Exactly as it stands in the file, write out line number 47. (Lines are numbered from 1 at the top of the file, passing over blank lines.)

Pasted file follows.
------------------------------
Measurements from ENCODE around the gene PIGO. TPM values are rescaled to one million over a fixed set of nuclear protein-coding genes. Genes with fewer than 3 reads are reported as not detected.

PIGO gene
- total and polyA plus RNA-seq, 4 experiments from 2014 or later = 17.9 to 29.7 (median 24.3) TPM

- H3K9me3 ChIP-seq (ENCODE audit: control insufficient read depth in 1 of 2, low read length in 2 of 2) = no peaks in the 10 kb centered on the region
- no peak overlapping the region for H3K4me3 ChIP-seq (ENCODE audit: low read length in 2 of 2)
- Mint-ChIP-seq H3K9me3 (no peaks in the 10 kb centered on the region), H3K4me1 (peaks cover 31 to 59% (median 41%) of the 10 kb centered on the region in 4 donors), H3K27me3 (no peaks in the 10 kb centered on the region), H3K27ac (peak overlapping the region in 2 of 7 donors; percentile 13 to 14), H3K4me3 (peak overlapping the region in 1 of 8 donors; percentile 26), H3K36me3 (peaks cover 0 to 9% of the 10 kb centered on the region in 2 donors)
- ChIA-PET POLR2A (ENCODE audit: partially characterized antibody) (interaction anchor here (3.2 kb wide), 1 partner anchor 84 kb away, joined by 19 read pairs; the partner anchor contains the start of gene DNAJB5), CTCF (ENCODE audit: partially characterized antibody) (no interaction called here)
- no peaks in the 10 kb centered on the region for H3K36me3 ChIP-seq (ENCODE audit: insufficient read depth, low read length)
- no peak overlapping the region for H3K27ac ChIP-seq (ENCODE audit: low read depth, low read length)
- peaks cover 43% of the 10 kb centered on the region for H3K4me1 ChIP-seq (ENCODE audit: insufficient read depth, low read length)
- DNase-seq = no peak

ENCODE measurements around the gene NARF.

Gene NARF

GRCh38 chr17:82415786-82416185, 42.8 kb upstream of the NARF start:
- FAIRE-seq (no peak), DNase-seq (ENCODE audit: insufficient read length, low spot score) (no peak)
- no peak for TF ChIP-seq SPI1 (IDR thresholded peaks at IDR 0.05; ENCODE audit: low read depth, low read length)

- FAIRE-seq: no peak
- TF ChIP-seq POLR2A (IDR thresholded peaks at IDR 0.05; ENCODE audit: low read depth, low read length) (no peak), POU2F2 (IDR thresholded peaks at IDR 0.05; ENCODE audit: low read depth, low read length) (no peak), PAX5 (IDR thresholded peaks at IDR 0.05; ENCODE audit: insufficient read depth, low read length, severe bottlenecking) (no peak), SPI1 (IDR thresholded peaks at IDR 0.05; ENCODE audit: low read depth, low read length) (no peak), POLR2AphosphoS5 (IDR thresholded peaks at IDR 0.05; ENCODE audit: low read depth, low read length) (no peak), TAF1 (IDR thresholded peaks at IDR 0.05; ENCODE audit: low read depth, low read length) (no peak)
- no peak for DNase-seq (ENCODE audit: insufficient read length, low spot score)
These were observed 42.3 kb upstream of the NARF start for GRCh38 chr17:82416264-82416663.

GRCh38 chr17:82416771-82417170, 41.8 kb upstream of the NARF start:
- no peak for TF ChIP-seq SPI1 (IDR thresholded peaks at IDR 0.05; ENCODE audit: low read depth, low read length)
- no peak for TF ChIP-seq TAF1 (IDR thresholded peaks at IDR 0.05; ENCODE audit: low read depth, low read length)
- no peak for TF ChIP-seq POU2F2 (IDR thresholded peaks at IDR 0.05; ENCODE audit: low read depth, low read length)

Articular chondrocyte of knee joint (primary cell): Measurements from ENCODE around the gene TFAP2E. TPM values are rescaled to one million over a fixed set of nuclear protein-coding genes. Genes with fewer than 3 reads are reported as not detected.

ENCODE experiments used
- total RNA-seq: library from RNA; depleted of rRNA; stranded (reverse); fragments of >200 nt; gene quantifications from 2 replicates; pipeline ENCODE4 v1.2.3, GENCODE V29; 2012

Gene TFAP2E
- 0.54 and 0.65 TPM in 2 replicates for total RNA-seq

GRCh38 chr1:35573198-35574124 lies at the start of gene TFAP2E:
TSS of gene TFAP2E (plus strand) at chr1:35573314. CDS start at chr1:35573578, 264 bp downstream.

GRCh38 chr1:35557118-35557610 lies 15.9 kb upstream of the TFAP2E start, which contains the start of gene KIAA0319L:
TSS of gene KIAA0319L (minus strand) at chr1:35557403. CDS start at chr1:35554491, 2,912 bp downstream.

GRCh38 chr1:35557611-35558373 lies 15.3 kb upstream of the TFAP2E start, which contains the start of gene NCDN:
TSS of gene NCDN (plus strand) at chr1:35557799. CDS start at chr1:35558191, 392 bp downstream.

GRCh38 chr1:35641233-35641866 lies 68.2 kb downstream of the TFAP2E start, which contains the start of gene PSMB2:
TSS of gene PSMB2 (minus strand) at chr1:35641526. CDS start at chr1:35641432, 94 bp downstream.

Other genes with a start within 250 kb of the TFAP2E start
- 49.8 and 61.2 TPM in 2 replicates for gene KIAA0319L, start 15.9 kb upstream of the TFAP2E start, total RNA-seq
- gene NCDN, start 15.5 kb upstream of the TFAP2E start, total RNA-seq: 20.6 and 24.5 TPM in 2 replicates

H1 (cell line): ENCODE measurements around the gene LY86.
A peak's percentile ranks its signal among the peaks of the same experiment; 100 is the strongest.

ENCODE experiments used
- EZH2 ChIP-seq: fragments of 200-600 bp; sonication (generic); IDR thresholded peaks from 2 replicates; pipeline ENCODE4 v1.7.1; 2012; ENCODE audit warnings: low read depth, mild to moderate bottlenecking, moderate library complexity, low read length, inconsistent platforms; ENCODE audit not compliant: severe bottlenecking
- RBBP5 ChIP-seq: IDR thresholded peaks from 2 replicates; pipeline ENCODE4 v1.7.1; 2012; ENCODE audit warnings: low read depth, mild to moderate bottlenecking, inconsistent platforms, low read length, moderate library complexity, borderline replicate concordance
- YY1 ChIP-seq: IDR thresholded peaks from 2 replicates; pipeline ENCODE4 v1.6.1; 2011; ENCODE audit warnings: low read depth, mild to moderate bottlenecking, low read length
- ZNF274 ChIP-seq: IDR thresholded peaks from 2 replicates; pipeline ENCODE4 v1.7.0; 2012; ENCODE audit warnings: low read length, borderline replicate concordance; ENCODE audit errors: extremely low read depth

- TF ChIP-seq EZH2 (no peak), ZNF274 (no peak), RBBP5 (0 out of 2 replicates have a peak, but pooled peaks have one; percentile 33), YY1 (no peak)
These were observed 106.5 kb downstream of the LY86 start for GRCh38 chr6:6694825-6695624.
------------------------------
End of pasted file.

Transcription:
- ZNF274 ChIP-seq: IDR thresholded peaks from 2 replicates; pipeline ENCODE4 v1.7.0; 2012; ENCODE audit warnings: low read length, borderline replicate concordance; ENCODE audit errors: extremely low read depth